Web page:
Archive for Monday, January 29, 2001

Talk radio mourns Clinton’s exit

January 29, 2001


Of the 22 million new jobs created during the eight years Bill Clinton was president, at least half of them must have been on right-wing talk shows dedicated to attacking Clinton. By actual count, the number of talk-radio stations more than quintupled during the '90s.

So when a conservative insists that "happiness is Bill Clinton in the rear-view mirror," do not believe her if that conservative is connected in any way to talk radio. Bill Clinton or more precisely the vilification of the former president has been the meal ticket for too many microphoned merchants of venom.

It was too easy. Declining Sunday school attendance? Disappointing stock market? Overcrowded national parks? To listen to radio talkers, there was the same one-size-fits-all villain in every instance: Clinton. Facts did not intrude. Bill Clinton essentially a moderate Republican who terminated all federal responsibility for the welfare of the nation's poorest, who signed the first balanced budget in 30 years and whose uncritical dedication to free trade pleased the Business Roundtable and pained organized labor was still attacked by studio hit men as a "a committed socialist," "a '60s leftist" and "an American-hating liberal."

Congressional leaders Tom Daschle, D-S.D., and Richard Gephardt, D-Mo., are able legislators and loyal Democrats. But neither man lights up the right-wing talk show switchboards with drooling Cro-Magnon callers the way the mention of Bill Clinton could. More importantly for the real bottom line, direct-mail solicitations for conservative contributions to stop Daschle and Gephardt do not fill up the coffers. The little old lady in tennis shoes regularly sent in her checks to stop Clinton, and the member guest roster from the best private clubs did exactly the same. But Daschle and Gephardt are no cure for check-writers cramp.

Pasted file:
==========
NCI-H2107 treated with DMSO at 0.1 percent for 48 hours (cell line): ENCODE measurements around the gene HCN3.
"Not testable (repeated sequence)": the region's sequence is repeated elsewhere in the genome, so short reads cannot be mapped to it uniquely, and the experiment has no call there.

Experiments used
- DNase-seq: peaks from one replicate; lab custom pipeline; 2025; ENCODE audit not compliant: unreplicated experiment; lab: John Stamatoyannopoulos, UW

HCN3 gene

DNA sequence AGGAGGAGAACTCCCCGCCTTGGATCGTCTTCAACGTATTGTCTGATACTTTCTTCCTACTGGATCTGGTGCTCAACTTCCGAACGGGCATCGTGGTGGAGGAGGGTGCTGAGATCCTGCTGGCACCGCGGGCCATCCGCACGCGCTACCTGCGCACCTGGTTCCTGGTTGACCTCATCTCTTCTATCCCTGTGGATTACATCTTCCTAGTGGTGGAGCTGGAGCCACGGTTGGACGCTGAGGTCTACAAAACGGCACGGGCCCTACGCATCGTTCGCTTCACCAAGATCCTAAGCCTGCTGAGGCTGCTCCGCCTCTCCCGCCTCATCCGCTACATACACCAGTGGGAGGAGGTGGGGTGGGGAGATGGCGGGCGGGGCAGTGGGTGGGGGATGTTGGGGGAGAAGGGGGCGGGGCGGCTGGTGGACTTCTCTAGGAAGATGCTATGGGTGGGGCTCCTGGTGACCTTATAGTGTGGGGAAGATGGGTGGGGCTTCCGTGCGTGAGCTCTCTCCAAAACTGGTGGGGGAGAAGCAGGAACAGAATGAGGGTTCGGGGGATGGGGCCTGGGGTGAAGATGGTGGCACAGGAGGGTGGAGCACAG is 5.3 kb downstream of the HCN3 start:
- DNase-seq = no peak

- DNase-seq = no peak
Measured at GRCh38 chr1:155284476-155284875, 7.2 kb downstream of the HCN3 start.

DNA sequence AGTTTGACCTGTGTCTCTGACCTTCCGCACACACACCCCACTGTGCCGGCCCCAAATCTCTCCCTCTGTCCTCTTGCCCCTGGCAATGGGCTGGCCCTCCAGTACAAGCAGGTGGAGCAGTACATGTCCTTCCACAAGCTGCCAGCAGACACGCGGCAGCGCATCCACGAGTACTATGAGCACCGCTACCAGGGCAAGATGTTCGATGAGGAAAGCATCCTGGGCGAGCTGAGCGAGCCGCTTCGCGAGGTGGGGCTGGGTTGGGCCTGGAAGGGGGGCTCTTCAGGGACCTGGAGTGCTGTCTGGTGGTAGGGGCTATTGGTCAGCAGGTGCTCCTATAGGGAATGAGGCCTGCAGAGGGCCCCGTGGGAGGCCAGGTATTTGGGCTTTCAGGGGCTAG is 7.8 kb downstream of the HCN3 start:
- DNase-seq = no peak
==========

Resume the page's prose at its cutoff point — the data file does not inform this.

For humorists like Mark Russell, David Letterman and Jay Leno, Bill Clinton's excesses were the gift that keeps on giving. In the closing days of the Clinton era, the late-night monologues had a melancholy sound. They knew how good Clinton had been for them. But they are able to switch to President George W. Bush and his halting public performance, which leads to the funny rumor that he thinks fettuccine Alfredo is the president of Italy.

The right-wing hatred of Clinton was all consuming. The Rush Limbaughs and Gordon Liddys did not aspire to primitive fairness. Clinton's own draft evasion during the Vietnam War was proof positive to the haters that the Democrat was a coward, maybe even a traitor.

Listen to this sampling. Pat Buchanan: "When Bill Clinton's turn came in Vietnam, he sat up in a dormitory in Oxford, England and figured out how to dodge the draft." Sen. Phil Gramm, R-Tex.: "Bill Clinton came as close to military service as ROTC at Arkansas."

Yes, that's the same Phil Gramm who explained he had avoided the military draft during Vietnam because he was more valuable teaching economics at Texas A&M; and, besides, "my brother went" and "I was not a protester," which translates: The "immoral" Clinton opposed the war and did not go; the "moral" Gramm supported the war and did not go.

Pat Buchanan, a committed jogger into middle age, blamed a trick knee for his own lack of military service. In fact, the definition of silence would be Buchanan, Gramm and Limbaugh swapping war stories.

Did you ever hear a single word of criticism on or off right-wing radio for Dick ("Serving in the military was not my personal priority during the '60s") Cheney? No. Cheney, like Gramm and Buchanan, spent less time in military uniform than Shannon Faulkner, the young woman who briefly broke the gender barrier at the military college The Citadel.

If this nation's economy does begin to falter during this Bush administration, the two leading indicators would almost certainly turn out to be the energy-electricity crisis in the nation-state of California and the accelerated decline in listenership and revenues from malicious right-wing talk radio now that they no longer have Bill Clinton to kick around.

Mark Shields is a columnist for Creators Syndicate.

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